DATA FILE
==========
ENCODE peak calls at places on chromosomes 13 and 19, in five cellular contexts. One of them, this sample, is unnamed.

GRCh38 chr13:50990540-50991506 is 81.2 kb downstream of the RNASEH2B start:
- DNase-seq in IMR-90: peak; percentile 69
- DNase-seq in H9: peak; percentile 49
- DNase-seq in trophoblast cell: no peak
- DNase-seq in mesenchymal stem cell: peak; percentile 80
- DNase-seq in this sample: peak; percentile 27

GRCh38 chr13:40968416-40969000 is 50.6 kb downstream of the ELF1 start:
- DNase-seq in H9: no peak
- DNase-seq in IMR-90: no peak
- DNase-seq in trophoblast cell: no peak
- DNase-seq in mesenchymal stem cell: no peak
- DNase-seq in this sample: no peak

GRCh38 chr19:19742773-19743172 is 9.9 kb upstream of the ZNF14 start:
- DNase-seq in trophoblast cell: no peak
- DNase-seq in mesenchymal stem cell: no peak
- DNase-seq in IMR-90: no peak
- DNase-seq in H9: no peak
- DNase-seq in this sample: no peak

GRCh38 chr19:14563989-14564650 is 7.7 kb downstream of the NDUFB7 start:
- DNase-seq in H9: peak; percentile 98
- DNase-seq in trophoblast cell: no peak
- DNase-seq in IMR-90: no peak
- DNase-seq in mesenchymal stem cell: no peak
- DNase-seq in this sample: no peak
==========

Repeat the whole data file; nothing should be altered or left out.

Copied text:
ENCODE peak calls at places on chromosomes 13 and 19, in five cellular contexts. One of them, this sample, is unnamed.

GRCh38 chr13:50990540-50991506 is 81.2 kb downstream of the RNASEH2B start:
- DNase-seq in IMR-90: peak; percentile 69
- DNase-seq in H9: peak; percentile 49
- DNase-seq in trophoblast cell: no peak
- DNase-seq in mesenchymal stem cell: peak; percentile 80
- DNase-seq in this sample: peak; percentile 27

GRCh38 chr13:40968416-40969000 is 50.6 kb downstream of the ELF1 start:
- DNase-seq in H9: no peak
- DNase-seq in IMR-90: no peak
- DNase-seq in trophoblast cell: no peak
- DNase-seq in mesenchymal stem cell: no peak
- DNase-seq in this sample: no peak

GRCh38 chr19:19742773-19743172 is 9.9 kb upstream of the ZNF14 start:
- DNase-seq in trophoblast cell: no peak
- DNase-seq in mesenchymal stem cell: no peak
- DNase-seq in IMR-90: no peak
- DNase-seq in H9: no peak
- DNase-seq in this sample: no peak

GRCh38 chr19:14563989-14564650 is 7.7 kb downstream of the NDUFB7 start:
- DNase-seq in H9: peak; percentile 98
- DNase-seq in trophoblast cell: no peak
- DNase-seq in IMR-90: no peak
- DNase-seq in mesenchymal stem cell: no peak
- DNase-seq in this sample: no peak